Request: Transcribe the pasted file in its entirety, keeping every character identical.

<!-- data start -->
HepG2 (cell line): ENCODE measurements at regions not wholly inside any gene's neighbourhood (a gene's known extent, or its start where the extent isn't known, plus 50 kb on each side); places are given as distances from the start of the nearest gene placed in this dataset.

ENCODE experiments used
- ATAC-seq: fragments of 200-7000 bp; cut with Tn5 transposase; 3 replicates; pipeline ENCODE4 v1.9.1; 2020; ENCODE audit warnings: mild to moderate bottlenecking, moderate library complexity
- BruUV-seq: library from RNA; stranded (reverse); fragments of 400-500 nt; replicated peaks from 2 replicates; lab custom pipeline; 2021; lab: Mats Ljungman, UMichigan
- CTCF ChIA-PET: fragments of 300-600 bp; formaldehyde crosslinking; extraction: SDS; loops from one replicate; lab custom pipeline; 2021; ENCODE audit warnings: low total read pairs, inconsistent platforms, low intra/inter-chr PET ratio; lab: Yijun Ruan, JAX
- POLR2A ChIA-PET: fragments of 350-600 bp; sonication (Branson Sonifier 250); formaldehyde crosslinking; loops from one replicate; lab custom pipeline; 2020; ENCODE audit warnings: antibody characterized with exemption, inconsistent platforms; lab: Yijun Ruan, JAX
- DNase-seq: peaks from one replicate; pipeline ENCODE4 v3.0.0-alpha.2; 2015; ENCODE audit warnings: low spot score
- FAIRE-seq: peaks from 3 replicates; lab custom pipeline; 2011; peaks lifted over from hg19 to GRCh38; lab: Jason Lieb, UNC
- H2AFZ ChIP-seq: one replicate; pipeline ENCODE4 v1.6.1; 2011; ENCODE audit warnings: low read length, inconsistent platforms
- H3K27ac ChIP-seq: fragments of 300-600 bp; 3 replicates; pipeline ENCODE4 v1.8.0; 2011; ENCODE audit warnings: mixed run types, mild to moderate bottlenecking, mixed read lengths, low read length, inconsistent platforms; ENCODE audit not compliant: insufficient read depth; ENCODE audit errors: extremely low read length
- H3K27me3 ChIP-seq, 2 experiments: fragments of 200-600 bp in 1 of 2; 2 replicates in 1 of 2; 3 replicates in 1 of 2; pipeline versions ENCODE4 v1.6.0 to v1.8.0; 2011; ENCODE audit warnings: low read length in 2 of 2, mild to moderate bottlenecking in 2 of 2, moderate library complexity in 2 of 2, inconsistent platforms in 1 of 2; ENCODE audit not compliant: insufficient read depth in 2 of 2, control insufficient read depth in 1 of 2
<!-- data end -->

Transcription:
HepG2 (cell line): ENCODE measurements at regions not wholly inside any gene's neighbourhood (a gene's known extent, or its start where the extent isn't known, plus 50 kb on each side); places are given as distances from the start of the nearest gene placed in this dataset.

ENCODE experiments used
- ATAC-seq: fragments of 200-7000 bp; cut with Tn5 transposase; 3 replicates; pipeline ENCODE4 v1.9.1; 2020; ENCODE audit warnings: mild to moderate bottlenecking, moderate library complexity
- BruUV-seq: library from RNA; stranded (reverse); fragments of 400-500 nt; replicated peaks from 2 replicates; lab custom pipeline; 2021; lab: Mats Ljungman, UMichigan
- CTCF ChIA-PET: fragments of 300-600 bp; formaldehyde crosslinking; extraction: SDS; loops from one replicate; lab custom pipeline; 2021; ENCODE audit warnings: low total read pairs, inconsistent platforms, low intra/inter-chr PET ratio; lab: Yijun Ruan, JAX
- POLR2A ChIA-PET: fragments of 350-600 bp; sonication (Branson Sonifier 250); formaldehyde crosslinking; loops from one replicate; lab custom pipeline; 2020; ENCODE audit warnings: antibody characterized with exemption, inconsistent platforms; lab: Yijun Ruan, JAX
- DNase-seq: peaks from one replicate; pipeline ENCODE4 v3.0.0-alpha.2; 2015; ENCODE audit warnings: low spot score
- FAIRE-seq: peaks from 3 replicates; lab custom pipeline; 2011; peaks lifted over from hg19 to GRCh38; lab: Jason Lieb, UNC
- H2AFZ ChIP-seq: one replicate; pipeline ENCODE4 v1.6.1; 2011; ENCODE audit warnings: low read length, inconsistent platforms
- H3K27ac ChIP-seq: fragments of 300-600 bp; 3 replicates; pipeline ENCODE4 v1.8.0; 2011; ENCODE audit warnings: mixed run types, mild to moderate bottlenecking, mixed read lengths, low read length, inconsistent platforms; ENCODE audit not compliant: insufficient read depth; ENCODE audit errors: extremely low read length
- H3K27me3 ChIP-seq, 2 experiments: fragments of 200-600 bp in 1 of 2; 2 replicates in 1 of 2; 3 replicates in 1 of 2; pipeline versions ENCODE4 v1.6.0 to v1.8.0; 2011; ENCODE audit warnings: low read length in 2 of 2, mild to moderate bottlenecking in 2 of 2, moderate library complexity in 2 of 2, inconsistent platforms in 1 of 2; ENCODE audit not compliant: insufficient read depth in 2 of 2, control insufficient read depth in 1 of 2